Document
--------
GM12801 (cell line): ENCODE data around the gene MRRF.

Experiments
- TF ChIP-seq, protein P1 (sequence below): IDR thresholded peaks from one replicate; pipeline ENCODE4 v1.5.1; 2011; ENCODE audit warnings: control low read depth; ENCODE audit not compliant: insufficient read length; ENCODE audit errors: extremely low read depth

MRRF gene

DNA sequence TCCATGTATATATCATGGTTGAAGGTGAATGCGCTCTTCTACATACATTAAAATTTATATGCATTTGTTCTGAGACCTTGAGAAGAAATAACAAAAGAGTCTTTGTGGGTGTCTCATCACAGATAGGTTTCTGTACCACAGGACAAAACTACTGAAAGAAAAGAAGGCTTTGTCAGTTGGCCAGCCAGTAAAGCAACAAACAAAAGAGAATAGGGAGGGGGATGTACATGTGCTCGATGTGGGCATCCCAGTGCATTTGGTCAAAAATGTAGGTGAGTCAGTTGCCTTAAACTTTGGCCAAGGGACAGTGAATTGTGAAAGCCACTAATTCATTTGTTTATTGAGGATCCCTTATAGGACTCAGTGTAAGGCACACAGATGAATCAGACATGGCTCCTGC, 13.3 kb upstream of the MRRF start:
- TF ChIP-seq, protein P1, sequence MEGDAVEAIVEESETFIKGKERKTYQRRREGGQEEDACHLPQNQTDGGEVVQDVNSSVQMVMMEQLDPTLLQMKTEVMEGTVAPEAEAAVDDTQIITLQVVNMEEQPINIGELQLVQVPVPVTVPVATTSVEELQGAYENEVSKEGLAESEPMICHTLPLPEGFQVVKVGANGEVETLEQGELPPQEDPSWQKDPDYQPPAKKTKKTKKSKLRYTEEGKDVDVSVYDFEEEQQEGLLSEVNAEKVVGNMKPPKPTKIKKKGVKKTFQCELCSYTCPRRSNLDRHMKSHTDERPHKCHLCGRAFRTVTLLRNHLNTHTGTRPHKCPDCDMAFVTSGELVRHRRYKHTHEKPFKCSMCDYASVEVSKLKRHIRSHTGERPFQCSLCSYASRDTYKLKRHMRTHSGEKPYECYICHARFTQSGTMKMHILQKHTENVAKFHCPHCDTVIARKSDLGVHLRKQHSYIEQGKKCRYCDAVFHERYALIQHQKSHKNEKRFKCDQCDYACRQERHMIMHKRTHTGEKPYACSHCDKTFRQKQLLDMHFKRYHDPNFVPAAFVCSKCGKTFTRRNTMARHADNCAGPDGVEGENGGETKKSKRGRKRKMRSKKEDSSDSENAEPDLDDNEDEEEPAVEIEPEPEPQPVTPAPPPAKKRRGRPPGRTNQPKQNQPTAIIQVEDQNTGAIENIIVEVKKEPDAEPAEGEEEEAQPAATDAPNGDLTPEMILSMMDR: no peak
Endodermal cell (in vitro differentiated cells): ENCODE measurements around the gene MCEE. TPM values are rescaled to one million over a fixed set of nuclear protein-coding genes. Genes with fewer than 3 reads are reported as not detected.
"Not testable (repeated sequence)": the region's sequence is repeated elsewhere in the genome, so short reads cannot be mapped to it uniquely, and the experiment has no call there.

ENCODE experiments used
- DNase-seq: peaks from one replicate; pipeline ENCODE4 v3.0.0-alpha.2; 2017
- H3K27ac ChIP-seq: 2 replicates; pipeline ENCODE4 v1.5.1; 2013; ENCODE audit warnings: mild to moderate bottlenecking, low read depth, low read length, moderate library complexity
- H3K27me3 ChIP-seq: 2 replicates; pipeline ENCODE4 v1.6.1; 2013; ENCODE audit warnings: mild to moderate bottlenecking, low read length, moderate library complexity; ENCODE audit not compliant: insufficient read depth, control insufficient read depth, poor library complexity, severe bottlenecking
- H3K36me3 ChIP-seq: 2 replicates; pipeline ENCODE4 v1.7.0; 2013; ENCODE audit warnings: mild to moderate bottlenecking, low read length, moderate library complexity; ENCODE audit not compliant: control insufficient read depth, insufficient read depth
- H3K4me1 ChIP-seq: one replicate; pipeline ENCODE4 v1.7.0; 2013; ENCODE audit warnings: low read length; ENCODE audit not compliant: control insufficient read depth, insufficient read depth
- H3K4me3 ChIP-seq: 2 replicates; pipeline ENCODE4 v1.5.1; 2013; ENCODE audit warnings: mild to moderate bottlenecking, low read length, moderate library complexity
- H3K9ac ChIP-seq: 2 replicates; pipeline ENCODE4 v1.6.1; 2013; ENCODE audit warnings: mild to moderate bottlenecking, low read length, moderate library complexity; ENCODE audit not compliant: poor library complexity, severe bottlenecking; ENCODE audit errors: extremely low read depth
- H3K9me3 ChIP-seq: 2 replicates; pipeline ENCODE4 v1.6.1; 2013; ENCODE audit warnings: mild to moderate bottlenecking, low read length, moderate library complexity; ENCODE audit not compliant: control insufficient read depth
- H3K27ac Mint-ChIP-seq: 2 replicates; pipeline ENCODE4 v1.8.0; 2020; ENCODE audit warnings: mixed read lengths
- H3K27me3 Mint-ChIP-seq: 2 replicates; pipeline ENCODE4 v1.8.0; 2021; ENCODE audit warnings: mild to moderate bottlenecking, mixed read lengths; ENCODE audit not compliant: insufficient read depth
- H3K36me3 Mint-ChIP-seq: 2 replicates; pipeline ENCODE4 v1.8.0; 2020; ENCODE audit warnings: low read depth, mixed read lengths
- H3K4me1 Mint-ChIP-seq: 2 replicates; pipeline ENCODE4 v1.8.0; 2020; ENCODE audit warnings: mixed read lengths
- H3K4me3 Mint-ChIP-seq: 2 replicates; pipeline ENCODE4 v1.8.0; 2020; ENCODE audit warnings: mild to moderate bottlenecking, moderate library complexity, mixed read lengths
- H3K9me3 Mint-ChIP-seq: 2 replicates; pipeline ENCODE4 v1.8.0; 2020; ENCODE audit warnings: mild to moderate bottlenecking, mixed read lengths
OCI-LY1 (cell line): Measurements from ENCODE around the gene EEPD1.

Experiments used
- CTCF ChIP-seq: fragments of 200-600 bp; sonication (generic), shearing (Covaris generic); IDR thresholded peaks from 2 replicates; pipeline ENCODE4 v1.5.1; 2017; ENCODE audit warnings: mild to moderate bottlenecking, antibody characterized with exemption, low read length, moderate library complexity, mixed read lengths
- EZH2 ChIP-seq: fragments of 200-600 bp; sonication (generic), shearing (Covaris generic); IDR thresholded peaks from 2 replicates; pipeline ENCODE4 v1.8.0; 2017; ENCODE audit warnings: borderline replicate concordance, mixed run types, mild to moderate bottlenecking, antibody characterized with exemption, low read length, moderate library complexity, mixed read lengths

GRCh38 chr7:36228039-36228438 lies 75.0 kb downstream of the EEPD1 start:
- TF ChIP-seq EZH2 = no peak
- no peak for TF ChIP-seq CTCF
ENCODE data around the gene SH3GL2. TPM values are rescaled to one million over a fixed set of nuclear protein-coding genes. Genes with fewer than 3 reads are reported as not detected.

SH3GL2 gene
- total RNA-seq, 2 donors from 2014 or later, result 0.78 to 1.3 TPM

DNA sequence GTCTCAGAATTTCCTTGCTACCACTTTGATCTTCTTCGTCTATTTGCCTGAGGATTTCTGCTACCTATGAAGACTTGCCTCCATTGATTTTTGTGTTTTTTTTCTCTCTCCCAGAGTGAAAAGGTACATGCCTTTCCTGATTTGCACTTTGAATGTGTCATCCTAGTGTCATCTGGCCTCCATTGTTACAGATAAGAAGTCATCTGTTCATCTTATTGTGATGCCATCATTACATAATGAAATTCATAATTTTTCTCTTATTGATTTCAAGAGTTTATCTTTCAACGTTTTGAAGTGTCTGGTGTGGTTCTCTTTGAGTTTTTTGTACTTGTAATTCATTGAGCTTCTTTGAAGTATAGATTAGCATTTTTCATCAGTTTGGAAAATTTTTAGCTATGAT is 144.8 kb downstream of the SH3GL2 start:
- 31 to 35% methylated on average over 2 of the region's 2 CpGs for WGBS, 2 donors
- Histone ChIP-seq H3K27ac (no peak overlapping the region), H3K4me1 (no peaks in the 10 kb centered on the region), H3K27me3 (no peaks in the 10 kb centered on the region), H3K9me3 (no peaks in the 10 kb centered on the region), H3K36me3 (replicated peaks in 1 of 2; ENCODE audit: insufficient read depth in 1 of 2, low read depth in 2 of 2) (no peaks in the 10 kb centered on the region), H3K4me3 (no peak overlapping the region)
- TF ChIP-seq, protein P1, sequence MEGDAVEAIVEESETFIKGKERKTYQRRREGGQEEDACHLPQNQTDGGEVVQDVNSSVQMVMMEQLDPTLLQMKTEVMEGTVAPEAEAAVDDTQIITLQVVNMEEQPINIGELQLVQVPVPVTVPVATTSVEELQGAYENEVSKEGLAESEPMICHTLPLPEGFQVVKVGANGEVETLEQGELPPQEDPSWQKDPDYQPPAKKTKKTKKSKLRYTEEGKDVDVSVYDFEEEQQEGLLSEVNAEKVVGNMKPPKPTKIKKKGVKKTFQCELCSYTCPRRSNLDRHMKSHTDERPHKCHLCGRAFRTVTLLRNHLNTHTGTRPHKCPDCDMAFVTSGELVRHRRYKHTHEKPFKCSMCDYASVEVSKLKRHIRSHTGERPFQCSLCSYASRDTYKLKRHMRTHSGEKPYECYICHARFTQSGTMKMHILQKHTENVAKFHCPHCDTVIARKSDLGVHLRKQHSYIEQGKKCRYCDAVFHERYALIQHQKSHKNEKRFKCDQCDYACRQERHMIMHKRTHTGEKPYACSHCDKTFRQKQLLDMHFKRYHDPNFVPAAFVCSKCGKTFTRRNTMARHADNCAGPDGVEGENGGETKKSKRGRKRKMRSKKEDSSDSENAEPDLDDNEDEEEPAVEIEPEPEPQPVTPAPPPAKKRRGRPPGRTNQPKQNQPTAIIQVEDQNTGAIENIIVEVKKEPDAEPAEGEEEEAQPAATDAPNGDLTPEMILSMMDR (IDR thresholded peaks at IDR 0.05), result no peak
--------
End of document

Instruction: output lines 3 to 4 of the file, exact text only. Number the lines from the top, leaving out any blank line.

- TF ChIP-seq, protein P1 (sequence below): IDR thresholded peaks from one replicate; pipeline ENCODE4 v1.5.1; 2011; ENCODE audit warnings: control low read depth; ENCODE audit not compliant: insufficient read length; ENCODE audit errors: extremely low read depth

MRRF gene